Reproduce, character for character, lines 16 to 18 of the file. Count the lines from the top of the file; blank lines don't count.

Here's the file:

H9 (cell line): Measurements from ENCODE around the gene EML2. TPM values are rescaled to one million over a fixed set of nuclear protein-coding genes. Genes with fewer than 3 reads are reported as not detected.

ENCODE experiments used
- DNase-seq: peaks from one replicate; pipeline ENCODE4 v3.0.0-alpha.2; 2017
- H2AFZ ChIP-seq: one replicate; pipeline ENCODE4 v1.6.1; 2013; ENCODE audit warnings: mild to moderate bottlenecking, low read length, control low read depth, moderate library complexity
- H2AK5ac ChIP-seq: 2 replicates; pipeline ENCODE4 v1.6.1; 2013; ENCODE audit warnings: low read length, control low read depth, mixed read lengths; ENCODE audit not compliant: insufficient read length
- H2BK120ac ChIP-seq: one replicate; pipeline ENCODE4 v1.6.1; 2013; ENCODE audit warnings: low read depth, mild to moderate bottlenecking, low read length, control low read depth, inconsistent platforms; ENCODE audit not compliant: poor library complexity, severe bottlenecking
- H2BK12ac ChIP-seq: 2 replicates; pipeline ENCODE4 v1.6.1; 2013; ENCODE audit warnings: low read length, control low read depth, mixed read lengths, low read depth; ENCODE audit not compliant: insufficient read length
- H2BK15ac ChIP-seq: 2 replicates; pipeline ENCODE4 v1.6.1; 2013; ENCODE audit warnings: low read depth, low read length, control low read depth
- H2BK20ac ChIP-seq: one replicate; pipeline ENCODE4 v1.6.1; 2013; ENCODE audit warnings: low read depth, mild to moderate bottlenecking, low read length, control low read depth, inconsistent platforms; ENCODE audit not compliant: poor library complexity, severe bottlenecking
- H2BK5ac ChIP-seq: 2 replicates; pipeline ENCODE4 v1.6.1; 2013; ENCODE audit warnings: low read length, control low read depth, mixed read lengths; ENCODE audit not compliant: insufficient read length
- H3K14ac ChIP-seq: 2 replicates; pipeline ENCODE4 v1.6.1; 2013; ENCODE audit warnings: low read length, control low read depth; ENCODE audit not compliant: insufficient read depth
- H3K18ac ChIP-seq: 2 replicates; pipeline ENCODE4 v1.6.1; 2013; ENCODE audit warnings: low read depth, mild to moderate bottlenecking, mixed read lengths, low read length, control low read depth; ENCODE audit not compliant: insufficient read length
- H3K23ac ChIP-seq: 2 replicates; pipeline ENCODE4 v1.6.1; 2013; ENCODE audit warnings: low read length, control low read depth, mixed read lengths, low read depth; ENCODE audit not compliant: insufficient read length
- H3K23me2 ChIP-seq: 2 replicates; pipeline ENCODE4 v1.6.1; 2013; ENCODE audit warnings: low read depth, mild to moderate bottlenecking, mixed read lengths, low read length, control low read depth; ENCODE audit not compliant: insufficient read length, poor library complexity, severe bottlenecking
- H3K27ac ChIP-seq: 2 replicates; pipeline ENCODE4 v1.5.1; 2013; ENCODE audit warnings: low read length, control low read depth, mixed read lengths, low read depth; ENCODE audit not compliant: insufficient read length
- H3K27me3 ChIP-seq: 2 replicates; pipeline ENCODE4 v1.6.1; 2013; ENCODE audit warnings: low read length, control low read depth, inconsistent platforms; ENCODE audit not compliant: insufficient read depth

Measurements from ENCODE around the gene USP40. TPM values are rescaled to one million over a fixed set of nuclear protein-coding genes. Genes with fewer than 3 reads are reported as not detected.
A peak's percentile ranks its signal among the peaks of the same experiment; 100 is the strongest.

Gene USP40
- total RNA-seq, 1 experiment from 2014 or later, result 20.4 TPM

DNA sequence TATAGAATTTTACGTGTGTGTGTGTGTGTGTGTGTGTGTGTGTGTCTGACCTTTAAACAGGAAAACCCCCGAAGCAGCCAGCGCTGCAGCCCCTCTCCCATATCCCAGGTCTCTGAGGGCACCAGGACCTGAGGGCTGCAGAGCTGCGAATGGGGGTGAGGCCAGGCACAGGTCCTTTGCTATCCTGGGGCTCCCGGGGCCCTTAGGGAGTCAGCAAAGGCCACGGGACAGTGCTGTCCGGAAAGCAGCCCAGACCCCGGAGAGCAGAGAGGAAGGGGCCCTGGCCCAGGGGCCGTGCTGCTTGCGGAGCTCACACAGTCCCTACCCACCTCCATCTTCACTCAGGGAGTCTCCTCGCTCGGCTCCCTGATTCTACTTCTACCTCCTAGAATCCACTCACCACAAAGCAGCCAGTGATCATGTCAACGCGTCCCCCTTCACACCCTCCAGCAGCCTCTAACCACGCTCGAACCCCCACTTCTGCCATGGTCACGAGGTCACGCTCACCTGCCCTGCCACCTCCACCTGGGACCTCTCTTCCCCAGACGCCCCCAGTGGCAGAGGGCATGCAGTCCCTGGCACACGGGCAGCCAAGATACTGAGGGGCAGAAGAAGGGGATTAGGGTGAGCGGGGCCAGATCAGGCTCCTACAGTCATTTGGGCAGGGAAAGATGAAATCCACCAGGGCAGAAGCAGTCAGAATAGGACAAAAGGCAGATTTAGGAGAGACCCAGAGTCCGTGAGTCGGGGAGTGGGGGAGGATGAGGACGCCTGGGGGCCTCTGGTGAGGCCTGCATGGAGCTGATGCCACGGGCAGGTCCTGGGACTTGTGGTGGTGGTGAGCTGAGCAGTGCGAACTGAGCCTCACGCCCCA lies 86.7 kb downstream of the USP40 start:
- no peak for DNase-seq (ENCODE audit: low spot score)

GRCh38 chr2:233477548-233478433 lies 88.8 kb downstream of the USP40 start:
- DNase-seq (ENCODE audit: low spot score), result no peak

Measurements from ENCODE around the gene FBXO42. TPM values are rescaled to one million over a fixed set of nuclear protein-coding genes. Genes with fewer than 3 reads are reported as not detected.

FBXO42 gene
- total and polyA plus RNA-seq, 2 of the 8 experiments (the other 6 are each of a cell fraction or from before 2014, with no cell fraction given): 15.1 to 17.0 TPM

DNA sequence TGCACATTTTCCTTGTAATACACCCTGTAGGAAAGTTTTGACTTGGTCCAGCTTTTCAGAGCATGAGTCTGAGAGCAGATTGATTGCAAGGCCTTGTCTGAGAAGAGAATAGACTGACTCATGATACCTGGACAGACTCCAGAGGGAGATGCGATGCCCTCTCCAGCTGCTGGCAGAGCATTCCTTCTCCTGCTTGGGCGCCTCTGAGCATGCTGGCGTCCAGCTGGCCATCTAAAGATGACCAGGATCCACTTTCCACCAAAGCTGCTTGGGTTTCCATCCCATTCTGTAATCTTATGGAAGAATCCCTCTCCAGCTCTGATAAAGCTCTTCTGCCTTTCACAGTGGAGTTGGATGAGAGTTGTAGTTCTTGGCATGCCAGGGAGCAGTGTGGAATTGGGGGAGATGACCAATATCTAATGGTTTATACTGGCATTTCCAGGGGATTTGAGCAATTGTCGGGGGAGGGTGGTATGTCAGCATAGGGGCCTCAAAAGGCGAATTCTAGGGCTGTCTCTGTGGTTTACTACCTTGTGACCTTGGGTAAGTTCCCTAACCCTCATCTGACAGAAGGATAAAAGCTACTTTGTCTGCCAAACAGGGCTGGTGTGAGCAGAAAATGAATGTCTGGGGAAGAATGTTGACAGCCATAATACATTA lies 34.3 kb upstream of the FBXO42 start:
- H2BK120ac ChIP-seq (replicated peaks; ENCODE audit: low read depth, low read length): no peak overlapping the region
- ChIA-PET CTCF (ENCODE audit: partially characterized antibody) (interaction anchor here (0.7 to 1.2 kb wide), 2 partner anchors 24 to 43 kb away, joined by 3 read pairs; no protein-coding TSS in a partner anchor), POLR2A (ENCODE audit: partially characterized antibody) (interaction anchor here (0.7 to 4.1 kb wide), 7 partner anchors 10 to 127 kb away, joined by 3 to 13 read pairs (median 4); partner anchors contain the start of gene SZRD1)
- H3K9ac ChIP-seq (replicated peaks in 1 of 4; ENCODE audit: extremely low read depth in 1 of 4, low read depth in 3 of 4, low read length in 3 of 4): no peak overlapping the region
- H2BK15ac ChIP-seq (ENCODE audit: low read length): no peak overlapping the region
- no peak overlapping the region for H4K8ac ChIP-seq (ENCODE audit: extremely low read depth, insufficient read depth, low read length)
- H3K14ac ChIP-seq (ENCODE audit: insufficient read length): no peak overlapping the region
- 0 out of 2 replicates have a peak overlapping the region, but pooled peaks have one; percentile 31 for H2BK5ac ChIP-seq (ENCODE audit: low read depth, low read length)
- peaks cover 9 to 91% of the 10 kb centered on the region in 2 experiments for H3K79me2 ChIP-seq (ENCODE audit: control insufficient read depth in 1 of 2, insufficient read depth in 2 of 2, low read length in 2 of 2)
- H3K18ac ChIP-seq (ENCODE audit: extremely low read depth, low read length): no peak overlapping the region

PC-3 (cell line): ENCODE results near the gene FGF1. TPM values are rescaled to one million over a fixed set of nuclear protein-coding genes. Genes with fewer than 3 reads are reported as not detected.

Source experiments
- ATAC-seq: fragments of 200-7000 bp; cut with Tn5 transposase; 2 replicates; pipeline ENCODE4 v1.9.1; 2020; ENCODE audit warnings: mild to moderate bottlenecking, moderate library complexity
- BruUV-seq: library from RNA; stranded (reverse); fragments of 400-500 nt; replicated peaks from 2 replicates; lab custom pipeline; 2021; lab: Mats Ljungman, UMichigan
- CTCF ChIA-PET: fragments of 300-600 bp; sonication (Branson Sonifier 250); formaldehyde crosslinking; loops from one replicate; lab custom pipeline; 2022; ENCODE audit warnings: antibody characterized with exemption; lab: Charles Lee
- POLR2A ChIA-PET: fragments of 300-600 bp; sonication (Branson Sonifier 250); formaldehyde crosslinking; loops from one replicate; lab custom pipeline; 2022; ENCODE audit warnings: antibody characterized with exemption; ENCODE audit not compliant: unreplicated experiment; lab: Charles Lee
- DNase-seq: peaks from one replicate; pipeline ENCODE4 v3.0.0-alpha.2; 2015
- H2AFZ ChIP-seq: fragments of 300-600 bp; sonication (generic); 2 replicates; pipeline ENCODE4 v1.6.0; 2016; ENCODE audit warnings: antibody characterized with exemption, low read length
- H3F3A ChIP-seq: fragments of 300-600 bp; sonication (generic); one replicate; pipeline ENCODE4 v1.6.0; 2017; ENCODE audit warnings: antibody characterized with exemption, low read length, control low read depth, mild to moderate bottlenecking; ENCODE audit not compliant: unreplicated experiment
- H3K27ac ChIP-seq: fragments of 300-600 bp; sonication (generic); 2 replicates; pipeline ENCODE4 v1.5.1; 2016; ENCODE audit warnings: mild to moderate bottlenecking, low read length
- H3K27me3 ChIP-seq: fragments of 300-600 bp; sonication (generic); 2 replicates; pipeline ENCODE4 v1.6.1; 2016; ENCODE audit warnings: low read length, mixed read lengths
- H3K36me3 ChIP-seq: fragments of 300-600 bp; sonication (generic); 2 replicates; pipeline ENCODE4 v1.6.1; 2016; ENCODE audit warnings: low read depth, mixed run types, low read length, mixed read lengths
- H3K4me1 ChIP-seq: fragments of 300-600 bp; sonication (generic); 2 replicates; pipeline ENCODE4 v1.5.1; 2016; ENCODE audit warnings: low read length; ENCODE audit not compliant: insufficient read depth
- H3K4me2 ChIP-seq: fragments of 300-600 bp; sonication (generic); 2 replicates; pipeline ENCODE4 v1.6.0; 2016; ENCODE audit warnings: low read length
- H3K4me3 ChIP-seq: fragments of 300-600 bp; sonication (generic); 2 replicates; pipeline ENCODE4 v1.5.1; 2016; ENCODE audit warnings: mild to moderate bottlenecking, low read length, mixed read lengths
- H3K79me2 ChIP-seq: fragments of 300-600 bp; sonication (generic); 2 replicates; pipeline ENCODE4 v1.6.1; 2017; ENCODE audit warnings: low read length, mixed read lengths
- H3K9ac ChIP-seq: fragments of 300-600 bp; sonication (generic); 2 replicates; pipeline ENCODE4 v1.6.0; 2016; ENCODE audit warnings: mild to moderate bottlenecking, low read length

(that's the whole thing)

- H3K27me3 ChIP-seq: 2 replicates; pipeline ENCODE4 v1.6.1; 2013; ENCODE audit warnings: low read length, control low read depth, inconsistent platforms; ENCODE audit not compliant: insufficient read depth

Measurements from ENCODE around the gene USP40. TPM values are rescaled to one million over a fixed set of nuclear protein-coding genes. Genes with fewer than 3 reads are reported as not detected.
A peak's percentile ranks its signal among the peaks of the same experiment; 100 is the strongest.